Wednesday, July 26, 2006
Two of indie hip-hop’s most compelling characters team up Wonder Twins style to activate this dynamic double-bill. Boston’s Mr. Lif is cruising in on the back of his fully realized new release, Mo’ Mega (Def Jux), which tempers his trademark high-minded microphone mediations with some of his most personal ruminations to date. Updating the Public Enemy manifesto of self-empowerment through boombastic beats, Lif’s lyrical dexterity is truly a wonder to behold. Def Jux labelmate Cage comes to the table with an unbelievably brutal back-story that powers tough-talking bomb tracks. From stories of childhood abuse to his own twisted tales of drugs, drama and violence, Hell’s Winter, the latest release from this self-described “recovering mental patient” is the sonic equivalent of a particularly heinous Harvey Keitel film as sound-tracked by El-P. Get ready to rumble, y’all.
(originally posted in the LA Weekly, July 2006. The pic of Mr. Lif ripping it up live is from his Myspace page. Word.)
Posted by Scott at 5:43 PM
Tuesday, July 11, 2006
If you want blood, classic Midwest metal-heads Early Man bring it by the bucketful. This Ohio-bred duo of Mike Conte (vocals, guitars) and Adam Bennati (drums) invoke a gleefully evil heavy metal thunder that recalls the glory years of Iron Maiden, Mercyful Fate and Metallica when they still mattered. Sharpening their battleaxes in New York City, Early Man landed on major indie label Matador, releasing a self-titled EP and the skull-crushing full-length, Closing In (both feature their signature song, stoner feel-good anthem “Death is The Answer”). EM’s unpretentious, denim and concert t-shirt-clad rawk is a demolition derby of blistering riffs and Conte’s maniacal, young Ozzy howl. Fleshing out the live show with a bassist and second guitarist, EM is sure to do major damage in the intimate confines of the Whiskey. Wolf who?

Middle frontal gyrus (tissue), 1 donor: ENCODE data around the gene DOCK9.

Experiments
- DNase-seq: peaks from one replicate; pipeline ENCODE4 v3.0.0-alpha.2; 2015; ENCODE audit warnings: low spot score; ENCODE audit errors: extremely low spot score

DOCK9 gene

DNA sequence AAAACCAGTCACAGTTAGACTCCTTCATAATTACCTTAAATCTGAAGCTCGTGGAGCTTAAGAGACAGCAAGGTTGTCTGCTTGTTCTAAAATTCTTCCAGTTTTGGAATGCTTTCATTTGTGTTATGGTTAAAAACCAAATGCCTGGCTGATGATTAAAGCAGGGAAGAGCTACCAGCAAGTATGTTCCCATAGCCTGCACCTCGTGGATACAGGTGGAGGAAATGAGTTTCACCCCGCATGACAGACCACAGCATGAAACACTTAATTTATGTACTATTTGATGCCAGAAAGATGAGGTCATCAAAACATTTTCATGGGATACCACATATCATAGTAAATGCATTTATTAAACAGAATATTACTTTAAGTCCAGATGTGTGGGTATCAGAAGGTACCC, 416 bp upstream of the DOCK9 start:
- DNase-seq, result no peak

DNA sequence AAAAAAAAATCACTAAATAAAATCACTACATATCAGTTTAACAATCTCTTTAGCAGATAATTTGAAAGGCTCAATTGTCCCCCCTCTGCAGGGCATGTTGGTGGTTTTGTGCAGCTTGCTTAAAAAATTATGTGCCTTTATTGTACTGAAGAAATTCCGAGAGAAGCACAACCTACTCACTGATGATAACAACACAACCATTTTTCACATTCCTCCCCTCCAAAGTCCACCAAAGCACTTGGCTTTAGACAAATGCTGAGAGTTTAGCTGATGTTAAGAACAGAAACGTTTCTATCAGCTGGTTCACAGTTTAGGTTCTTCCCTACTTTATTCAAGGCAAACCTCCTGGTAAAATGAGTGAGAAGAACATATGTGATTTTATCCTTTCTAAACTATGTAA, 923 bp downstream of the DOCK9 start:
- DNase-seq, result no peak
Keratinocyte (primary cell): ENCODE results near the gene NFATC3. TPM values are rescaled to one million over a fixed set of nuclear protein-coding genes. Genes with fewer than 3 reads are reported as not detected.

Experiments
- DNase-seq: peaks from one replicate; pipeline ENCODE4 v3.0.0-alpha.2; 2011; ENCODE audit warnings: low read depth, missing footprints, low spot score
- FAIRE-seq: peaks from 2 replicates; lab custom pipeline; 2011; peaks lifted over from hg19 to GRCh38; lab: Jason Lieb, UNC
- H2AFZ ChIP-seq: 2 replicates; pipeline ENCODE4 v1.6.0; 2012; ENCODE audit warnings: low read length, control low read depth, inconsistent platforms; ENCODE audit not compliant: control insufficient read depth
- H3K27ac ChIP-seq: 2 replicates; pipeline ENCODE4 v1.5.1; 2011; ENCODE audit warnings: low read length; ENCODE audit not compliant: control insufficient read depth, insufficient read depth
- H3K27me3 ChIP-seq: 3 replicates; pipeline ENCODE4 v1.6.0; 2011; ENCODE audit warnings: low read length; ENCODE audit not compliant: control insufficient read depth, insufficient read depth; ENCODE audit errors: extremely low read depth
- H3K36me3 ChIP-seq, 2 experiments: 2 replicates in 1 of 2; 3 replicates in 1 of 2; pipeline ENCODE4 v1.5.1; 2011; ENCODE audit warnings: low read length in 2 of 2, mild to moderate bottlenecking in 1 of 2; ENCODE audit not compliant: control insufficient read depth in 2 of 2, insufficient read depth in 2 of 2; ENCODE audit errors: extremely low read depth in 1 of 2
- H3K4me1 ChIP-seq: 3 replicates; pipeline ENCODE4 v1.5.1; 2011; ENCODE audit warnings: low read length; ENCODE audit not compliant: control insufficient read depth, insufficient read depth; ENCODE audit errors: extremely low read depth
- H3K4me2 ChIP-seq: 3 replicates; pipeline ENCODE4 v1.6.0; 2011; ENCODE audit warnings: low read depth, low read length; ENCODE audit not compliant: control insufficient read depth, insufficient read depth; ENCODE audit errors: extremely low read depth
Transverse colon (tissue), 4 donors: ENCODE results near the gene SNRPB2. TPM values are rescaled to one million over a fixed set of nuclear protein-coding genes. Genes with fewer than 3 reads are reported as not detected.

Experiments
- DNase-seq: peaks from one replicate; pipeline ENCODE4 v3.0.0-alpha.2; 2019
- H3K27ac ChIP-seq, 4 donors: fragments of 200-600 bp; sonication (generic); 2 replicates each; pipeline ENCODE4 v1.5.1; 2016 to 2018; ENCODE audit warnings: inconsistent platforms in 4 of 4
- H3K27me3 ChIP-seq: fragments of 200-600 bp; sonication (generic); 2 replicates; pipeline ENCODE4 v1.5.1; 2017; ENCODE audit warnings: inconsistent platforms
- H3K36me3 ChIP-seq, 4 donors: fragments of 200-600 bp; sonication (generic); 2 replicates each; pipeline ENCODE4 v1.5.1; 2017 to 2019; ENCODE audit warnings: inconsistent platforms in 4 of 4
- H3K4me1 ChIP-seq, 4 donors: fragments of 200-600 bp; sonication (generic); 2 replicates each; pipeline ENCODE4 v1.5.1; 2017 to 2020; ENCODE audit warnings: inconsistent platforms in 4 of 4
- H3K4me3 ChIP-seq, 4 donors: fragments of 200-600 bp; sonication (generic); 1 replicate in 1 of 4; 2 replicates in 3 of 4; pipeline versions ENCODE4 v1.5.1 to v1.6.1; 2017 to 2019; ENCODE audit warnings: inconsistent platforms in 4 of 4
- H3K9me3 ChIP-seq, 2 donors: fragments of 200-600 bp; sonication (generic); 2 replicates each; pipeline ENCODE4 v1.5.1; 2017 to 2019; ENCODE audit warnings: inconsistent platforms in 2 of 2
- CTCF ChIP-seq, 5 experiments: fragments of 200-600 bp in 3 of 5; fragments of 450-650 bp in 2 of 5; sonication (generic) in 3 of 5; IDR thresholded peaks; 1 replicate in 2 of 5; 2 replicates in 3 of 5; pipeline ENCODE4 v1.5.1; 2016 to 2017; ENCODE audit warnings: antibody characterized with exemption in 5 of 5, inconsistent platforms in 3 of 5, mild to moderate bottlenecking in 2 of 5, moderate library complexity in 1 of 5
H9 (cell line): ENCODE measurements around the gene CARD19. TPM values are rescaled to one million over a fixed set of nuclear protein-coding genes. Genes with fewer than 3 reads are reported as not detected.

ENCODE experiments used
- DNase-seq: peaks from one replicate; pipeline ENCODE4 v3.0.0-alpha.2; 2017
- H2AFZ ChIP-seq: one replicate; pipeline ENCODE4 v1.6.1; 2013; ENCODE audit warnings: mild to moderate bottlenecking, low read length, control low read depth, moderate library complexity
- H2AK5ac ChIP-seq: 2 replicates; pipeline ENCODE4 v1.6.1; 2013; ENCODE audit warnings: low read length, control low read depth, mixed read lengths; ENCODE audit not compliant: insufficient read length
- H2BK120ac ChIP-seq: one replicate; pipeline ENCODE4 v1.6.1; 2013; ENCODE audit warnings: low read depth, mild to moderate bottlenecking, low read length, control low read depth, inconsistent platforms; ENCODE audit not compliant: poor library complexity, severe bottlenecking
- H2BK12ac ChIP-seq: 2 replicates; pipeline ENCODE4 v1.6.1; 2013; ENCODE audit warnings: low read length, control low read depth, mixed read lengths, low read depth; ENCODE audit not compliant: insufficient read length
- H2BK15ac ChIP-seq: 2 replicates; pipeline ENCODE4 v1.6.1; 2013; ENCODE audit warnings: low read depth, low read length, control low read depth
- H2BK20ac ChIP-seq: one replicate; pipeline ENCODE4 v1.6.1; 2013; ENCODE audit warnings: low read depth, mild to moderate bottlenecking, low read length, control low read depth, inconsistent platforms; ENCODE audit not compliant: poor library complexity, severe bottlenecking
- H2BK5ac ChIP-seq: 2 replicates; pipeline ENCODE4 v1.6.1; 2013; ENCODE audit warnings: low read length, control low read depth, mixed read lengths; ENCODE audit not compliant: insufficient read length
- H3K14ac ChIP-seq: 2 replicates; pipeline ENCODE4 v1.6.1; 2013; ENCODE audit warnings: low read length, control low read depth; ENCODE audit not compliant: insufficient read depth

(Originally published in the LA Weekly, July 2006)
Posted by Scott at 7:40 AM
Saturday, July 01, 2006
Section A, Row K seat 46. Two rows behind Slash, three seats to the right of Steven Bauer. Oh, starry night. The Big Dipper looms overhead...
The band sounds phenomenal. The new songs are strikingly brilliant: "Videotape," "All I Need," "Arpeggi" (which comes with a rapid-fire sub-rhythm somewhere between Aphex Twin and Timbaland), and stunner "Bangers and Mash," featuring our hero Thom Yorke on a drum kit which he summarily destroys by set's end. All welcome additions to the Radiohead canon. "Idiotique" rages with the energy of Underworld's entire catalog, which Yorke's conducts like his own private rave. "Everything in its Right Place" stands as one of their most timeless monuments, truly classic rock, no less evocative than "Baba O'Reilley." Yorke playfully chastises a fan for requesting "Creep," later muttering "'Creep' my ass," during the encore towards the persistent request maker, instead launching into the soulful new ballad "House of Cards." When they revisit "Pablo Honey," the hordes go customarily berserk. Flashbulbs pepper the crowd during a particularly grand performance of "Paranoid Android." They swagger and sway, jerk, sputter and flail. Radiohead have tapped into a particularly 21st century kind of anxiety, and in the process come to define more than just a moment in time. New iconic giants are go.
Posted by Scott at 12:25 AM